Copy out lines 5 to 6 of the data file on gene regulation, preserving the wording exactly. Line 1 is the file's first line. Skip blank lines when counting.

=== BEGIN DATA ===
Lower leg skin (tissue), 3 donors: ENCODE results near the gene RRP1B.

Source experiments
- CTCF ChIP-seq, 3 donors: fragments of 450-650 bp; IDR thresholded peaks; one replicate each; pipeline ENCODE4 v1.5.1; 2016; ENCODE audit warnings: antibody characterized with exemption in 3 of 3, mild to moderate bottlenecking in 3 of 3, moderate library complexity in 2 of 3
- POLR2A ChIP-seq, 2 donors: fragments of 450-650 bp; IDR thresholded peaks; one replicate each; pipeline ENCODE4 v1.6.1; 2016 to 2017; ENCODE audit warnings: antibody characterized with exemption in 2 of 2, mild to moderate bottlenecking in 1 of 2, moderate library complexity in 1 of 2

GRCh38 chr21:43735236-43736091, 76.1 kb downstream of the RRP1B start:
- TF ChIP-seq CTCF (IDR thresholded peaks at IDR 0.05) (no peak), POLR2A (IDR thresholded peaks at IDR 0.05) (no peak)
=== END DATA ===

GRCh38 chr21:43735236-43736091, 76.1 kb downstream of the RRP1B start:
- TF ChIP-seq CTCF (IDR thresholded peaks at IDR 0.05) (no peak), POLR2A (IDR thresholded peaks at IDR 0.05) (no peak)